Who have figured he's a human sacrifice victim? He looks so peaceful! Doesn't he look like he just tied on his little bonnet for a long winter's nap? And he did--in 4 BC.

My greatest wish is that when I keel over, my dead body just so happens to fall into a bog so somebody can find me some day in their backyard in 2,000 years.


Friday, April 8, 2011


Kate Schapira is guest editing the poetry blog TRUCK and she included my poem "Hammering the Screw." Thanks Kate and thanks TRUCK!

I have an interview up at Bookslut right now with Paige Taggart and Justin Marks about their chapbooks, Digital Macrame and On Happier Lawns, respectively.

It's a flipchap and it's really beautiful to look at and touch and it's published by Poor Claudia. Thanks Paige and Justin and Poor Claudia.

Tuesday, April 5, 2011


I have no idea how to meditate, does anybody?

Even if you think you are doing it, I have a feeling you aren’t. The fact that you can tell me "I meditated last night" seems like proof that something else was happening, something like you saying to yourself, "I want to be meditating, and here I am doing it, meditating, it's happening right now, and tomorrow I’m going to tell my friend I meditated."

I told my friend that trying to meditate makes me anxious, and my friend told me that his doctor [mine at one time too] taught him how to meditate during an office visit.

He said I should ask her and she’d show me how—-right then and there. Then he said, "Did you see that picture on the reception desk with her and Andrew Weil, their arms all around each other? Hilarious."

I couldn't stand that office because they had a little waterfall fountain that they plugged in, so you could get a peaceful feeling. But then the receptionist was all mean and disapproving if you were five minutes late, like raising her voice over the gentle lapping of water, IN FIVE MORE MINUTES I WOULD HAVE HAD TO RESCHEDULE SO IT IS VERY IMPORTANT THAT YOU ARE HERE AT LEAST FIFTEEN MINUTES EARLY FOR YOUR APPOINTMENT.

Why would I arrive 15 minutes early for my appointment? Why not just set my appointment 15 minutes earlier? I don't believe in arriving early to make bossy people happy. I also don't believe in bossy people. I believe in myself. My magic is real.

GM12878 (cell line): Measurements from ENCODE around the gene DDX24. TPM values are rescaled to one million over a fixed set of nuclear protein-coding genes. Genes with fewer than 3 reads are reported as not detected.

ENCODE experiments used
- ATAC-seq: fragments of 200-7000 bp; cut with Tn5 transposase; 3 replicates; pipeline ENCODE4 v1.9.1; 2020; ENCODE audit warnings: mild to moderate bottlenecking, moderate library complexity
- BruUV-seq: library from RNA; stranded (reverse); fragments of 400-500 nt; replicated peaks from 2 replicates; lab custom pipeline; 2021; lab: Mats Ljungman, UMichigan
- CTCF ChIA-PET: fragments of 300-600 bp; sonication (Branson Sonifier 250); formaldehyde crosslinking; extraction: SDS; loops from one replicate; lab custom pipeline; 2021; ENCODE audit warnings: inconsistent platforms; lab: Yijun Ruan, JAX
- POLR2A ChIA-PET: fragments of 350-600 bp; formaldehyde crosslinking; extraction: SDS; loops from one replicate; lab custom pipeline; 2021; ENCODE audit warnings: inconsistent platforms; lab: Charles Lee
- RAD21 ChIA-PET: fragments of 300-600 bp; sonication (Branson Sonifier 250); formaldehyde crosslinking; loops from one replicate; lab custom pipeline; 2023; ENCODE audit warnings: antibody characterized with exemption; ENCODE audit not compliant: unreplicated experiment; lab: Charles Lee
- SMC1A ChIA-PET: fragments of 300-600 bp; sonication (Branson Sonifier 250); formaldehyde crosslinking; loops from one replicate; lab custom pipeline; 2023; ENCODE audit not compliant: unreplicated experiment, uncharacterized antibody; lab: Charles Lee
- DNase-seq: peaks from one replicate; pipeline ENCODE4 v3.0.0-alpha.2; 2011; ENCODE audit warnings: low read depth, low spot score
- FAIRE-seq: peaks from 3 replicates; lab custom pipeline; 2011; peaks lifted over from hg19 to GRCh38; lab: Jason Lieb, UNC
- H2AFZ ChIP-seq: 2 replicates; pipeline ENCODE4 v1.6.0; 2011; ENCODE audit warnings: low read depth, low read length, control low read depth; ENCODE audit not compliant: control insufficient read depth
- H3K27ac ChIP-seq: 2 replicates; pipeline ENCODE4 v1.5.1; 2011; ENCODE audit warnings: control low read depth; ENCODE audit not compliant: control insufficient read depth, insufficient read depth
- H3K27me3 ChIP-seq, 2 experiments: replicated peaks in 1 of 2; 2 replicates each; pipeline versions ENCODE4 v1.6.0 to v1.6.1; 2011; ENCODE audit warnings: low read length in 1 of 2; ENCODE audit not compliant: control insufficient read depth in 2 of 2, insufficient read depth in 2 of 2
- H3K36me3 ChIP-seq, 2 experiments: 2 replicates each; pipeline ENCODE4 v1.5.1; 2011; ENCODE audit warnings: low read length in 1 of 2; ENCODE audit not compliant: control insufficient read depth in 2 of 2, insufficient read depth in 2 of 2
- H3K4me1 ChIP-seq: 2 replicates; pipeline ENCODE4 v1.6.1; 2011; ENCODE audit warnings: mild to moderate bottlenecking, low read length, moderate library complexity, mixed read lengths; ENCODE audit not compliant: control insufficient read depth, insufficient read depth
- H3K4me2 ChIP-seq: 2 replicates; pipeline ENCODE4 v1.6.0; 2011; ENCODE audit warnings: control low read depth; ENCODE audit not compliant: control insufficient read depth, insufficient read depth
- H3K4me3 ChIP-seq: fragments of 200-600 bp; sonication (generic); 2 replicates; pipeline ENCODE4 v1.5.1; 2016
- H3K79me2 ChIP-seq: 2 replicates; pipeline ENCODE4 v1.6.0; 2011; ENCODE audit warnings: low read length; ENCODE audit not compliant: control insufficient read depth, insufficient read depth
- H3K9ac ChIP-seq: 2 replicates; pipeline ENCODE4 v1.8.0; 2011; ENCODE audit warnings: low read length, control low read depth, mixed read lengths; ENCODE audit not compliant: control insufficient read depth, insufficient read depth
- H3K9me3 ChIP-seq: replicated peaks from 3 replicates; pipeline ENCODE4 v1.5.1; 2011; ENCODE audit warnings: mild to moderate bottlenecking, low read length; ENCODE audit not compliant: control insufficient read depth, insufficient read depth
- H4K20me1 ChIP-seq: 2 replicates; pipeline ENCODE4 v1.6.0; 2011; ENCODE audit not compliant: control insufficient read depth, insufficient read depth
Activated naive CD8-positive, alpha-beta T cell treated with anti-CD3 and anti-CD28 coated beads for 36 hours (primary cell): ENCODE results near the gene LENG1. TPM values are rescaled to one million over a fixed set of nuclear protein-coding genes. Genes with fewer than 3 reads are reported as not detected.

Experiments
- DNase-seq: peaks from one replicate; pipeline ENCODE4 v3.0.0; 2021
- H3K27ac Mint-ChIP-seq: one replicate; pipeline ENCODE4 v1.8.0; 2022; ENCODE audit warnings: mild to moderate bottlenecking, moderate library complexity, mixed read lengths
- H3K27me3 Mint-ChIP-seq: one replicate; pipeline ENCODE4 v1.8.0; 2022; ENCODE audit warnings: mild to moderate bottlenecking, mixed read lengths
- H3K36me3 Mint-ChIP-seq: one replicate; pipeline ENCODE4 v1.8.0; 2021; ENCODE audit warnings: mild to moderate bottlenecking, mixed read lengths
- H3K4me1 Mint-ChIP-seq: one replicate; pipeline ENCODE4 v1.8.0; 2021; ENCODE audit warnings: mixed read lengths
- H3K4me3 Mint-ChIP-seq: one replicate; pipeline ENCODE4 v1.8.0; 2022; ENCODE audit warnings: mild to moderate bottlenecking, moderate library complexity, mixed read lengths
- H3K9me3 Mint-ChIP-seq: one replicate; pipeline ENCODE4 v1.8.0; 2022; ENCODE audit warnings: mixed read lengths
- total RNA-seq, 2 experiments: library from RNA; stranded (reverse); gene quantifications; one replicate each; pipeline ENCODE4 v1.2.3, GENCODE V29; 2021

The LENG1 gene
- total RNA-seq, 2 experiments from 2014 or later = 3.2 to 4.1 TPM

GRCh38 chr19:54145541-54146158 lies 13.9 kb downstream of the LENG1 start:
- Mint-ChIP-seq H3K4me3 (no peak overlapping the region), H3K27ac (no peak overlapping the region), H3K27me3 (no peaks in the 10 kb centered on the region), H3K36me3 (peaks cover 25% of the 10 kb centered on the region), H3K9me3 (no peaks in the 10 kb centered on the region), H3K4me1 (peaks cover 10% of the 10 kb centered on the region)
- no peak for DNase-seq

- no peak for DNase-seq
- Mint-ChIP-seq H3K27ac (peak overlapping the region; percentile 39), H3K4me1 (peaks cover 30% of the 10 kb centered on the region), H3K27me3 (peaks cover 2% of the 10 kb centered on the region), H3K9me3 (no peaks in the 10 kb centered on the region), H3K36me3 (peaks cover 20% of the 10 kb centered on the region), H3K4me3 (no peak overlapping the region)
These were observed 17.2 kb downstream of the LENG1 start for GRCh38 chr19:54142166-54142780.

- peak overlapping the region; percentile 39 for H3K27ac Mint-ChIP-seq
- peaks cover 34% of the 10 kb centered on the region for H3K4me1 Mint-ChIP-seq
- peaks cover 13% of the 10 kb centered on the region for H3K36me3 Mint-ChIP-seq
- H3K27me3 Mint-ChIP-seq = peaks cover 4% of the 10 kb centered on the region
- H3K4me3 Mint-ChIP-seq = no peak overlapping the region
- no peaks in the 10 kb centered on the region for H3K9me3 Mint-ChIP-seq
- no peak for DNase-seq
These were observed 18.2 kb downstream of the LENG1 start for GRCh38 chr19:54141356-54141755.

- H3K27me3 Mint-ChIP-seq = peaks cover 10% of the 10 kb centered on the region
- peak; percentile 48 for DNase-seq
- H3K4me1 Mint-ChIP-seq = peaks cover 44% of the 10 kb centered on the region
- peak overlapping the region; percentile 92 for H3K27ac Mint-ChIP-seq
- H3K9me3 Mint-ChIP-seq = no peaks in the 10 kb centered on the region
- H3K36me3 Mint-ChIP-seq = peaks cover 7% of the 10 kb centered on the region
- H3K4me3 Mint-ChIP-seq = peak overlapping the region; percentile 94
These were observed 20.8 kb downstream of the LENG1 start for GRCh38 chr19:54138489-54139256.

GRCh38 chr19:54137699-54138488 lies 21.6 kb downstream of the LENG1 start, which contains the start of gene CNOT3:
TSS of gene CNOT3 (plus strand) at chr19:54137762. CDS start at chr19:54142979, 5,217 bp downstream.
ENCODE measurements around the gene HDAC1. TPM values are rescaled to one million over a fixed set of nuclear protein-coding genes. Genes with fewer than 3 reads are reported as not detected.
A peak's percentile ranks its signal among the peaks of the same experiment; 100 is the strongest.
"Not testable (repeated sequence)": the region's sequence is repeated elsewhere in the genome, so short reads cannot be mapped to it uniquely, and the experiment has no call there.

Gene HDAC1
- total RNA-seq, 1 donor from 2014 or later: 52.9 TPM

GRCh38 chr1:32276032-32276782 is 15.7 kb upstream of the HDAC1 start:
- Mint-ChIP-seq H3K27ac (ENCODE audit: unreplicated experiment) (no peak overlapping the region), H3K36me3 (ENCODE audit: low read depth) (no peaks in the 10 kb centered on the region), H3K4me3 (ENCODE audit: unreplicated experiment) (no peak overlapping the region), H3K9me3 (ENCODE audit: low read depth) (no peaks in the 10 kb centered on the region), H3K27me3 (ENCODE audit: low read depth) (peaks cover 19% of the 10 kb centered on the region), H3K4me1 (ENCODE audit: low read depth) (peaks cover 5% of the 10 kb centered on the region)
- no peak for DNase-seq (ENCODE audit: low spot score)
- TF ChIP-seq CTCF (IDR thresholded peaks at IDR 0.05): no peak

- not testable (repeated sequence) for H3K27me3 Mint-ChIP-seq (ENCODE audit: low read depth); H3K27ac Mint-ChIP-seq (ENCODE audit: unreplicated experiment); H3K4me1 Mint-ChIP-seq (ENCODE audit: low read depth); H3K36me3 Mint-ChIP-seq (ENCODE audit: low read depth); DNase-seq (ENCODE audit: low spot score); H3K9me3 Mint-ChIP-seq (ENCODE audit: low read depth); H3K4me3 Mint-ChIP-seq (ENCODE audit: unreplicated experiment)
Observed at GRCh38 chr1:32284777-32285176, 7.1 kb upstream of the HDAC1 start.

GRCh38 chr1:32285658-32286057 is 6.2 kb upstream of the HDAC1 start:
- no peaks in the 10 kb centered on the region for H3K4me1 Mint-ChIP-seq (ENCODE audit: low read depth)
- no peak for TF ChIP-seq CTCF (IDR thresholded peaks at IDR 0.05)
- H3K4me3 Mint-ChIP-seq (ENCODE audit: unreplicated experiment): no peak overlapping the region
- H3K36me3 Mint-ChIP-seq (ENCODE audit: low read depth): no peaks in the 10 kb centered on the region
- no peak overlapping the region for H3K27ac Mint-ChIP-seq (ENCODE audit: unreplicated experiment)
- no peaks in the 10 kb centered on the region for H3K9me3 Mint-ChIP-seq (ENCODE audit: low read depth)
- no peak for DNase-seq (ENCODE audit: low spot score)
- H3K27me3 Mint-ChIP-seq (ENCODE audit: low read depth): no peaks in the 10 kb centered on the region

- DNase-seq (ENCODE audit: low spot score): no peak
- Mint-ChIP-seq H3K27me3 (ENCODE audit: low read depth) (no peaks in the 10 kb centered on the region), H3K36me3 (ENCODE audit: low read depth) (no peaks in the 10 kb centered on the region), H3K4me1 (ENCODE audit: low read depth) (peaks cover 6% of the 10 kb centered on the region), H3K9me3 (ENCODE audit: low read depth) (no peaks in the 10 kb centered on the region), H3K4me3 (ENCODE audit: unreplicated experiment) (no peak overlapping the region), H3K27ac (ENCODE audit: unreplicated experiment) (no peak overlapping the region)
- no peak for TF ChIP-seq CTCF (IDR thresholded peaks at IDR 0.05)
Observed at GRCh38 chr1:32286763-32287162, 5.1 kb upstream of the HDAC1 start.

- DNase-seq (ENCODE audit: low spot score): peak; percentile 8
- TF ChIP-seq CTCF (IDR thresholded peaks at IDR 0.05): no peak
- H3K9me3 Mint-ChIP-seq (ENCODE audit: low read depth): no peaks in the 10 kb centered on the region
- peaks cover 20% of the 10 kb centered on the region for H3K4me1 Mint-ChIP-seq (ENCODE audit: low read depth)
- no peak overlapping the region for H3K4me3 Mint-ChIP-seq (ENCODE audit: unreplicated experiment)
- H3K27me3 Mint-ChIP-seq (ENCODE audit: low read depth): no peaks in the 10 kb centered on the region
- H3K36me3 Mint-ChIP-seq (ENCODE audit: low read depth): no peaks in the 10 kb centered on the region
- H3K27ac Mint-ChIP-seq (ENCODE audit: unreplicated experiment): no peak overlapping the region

So anyway, what I'm saying is meditating is not healthy for me. My heart rate actually increases. Even though I look very peaceful in the picture below, you can believe that I wasn't.

I don’t like concentrating on my breathing; it makes me nervous. Breathe, step, breathe, step, breathe, step [aaaaaa....fall into my little death hole]. That's what I'm thinking.

I listened to a reading with Li Young Lee, and he said his father taught him how to meditate in this really terrifying way, by chanting: "Deep breath in, thank you, deep breath out, goodbye."

Somebody trying to be helpful once said, "Maybe just don’t concentrate on your breathing? Maybe say a word like 'om' over and over."

I said, "I really don’t want to say that. I think I would feel funny saying that."

“Well, it doesn’t have to be 'om,'" she said. "It could be anything, like 'one' or something."

So I said, “one one one one one one,” and I felt extremely anxious.

I’m not afraid of death, so I’m not sure why listening to my own breathing alarms me. Actually, sometimes when I think about death, I get excited. I’ve always been a very curious person, even about things that may end up being terrible.

I don’t think death will be bad, and I’m not religious, so I don’t know why I say that. I just feel in my bones that it’ll be fine, but even if it isn’t, I’m interested to see what kind of misery it is. It may be nothing, and that would be fine, too. But I’d rather have misery than nothing. I hate when I take long treks out to places and then realize nothing is happening.

I also find those near death experience websites, reading the personal accounts, very comforting. My friend was really sick and she died for a few minutes. Her heart stopped. She swears it was just like in the books and movies. She left her body, watched her own body from above, saw the white light, and walked toward it, feeling nothing but absolute peace and serenity and harmony with all things on earth and other places. Then the doctors used those paddles (CLEAR!] and she came back to life. She said coming back to life was so depressing.